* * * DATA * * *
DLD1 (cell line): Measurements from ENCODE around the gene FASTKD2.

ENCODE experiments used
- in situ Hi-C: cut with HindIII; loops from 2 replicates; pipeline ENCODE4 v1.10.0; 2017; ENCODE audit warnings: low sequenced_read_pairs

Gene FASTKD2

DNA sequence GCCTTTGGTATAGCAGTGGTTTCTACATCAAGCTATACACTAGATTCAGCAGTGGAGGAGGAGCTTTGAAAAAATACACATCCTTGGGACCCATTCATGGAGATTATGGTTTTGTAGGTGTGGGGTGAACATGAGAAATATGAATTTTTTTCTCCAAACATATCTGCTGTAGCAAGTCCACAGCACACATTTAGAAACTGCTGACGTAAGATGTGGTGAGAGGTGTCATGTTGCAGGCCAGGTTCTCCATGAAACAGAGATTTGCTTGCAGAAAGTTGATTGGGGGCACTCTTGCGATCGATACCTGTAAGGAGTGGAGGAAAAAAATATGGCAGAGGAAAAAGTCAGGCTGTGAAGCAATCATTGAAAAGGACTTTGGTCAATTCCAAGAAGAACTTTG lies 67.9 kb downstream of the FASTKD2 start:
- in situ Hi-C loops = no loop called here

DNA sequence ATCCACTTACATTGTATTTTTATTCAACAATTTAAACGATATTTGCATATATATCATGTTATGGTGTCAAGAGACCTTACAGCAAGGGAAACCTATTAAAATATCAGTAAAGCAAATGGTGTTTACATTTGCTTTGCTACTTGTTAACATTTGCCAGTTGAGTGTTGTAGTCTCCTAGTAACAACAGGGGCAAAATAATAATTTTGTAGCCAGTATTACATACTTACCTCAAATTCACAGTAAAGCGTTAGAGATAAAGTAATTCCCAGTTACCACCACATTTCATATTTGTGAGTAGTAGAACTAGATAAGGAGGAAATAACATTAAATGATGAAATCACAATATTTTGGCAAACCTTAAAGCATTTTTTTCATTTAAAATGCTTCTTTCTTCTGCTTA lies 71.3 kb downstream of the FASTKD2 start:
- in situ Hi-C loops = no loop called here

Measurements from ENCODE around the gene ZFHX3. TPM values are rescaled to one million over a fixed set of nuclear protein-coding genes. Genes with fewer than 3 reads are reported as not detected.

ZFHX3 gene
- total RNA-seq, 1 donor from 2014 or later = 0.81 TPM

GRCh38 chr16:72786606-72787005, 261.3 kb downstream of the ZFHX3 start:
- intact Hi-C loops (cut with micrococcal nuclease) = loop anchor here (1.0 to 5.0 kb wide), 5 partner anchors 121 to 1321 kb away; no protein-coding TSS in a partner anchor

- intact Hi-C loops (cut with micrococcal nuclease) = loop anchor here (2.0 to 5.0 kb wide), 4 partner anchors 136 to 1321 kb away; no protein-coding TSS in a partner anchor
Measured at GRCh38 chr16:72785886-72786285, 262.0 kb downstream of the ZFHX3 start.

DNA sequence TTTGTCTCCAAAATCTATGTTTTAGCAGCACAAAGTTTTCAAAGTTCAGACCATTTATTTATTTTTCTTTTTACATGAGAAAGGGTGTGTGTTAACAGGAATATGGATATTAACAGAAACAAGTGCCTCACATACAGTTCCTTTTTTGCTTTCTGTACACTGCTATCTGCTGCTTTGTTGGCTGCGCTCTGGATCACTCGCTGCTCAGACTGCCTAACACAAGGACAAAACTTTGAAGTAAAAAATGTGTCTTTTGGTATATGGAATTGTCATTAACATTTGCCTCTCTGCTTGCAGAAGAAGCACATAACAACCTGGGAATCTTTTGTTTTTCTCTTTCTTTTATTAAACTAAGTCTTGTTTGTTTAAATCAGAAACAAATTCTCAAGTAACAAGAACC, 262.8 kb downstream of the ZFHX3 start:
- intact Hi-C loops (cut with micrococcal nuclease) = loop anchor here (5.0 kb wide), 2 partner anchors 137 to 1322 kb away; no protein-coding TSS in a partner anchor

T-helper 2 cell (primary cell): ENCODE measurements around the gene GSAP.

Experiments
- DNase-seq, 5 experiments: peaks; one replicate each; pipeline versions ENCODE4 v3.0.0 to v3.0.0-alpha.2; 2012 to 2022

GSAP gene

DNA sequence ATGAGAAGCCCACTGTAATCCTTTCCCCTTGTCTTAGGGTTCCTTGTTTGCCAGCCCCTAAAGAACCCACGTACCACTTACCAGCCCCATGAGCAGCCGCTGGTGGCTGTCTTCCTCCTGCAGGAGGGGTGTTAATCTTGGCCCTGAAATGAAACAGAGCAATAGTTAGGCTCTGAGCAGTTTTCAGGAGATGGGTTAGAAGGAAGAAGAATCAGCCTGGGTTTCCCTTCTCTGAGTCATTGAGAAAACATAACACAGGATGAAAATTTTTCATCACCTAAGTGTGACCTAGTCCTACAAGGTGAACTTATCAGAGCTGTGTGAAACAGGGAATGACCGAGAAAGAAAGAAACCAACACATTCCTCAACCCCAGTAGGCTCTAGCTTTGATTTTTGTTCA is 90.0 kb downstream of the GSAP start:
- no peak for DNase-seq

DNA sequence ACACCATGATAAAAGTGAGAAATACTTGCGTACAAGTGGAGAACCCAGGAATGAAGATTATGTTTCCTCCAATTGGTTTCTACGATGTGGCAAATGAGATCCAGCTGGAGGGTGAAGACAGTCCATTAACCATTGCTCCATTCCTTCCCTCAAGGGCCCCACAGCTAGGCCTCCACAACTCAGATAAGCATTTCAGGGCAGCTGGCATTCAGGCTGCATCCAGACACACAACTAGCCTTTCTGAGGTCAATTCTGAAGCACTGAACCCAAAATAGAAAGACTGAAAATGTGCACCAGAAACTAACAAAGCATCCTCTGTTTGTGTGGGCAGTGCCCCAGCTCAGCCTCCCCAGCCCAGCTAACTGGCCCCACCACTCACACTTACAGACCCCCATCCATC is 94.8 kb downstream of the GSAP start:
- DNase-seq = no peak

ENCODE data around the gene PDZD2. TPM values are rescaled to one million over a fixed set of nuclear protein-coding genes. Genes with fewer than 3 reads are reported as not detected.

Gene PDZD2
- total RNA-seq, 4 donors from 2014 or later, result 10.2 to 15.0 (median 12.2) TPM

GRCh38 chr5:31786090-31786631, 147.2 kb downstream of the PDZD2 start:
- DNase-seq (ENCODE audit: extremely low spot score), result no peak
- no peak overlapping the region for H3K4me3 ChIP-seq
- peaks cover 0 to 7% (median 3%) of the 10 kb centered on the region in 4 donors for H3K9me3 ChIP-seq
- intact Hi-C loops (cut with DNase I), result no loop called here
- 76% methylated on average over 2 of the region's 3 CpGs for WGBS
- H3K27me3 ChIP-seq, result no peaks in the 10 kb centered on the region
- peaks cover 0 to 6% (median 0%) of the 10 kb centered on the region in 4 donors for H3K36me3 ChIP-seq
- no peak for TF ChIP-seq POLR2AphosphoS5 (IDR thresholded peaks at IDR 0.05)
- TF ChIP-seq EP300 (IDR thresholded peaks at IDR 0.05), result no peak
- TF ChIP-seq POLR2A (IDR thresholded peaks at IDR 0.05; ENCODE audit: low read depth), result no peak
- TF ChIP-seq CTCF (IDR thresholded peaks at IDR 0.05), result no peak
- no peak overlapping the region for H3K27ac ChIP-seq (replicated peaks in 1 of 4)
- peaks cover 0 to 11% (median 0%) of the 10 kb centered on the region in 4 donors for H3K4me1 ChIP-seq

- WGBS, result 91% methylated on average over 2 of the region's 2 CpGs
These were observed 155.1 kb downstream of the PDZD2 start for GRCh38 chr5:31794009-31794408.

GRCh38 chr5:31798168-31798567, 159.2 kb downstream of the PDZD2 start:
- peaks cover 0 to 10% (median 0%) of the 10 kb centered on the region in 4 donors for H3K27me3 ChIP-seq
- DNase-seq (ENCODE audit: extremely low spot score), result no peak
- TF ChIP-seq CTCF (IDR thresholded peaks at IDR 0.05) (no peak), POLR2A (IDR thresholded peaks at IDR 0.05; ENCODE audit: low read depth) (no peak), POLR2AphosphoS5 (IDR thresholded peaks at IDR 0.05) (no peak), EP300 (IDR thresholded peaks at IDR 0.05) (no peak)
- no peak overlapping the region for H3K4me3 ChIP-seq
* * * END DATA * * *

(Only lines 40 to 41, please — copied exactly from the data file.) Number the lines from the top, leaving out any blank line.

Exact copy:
- TF ChIP-seq CTCF (IDR thresholded peaks at IDR 0.05), result no peak
- no peak overlapping the region for H3K27ac ChIP-seq (replicated peaks in 1 of 4)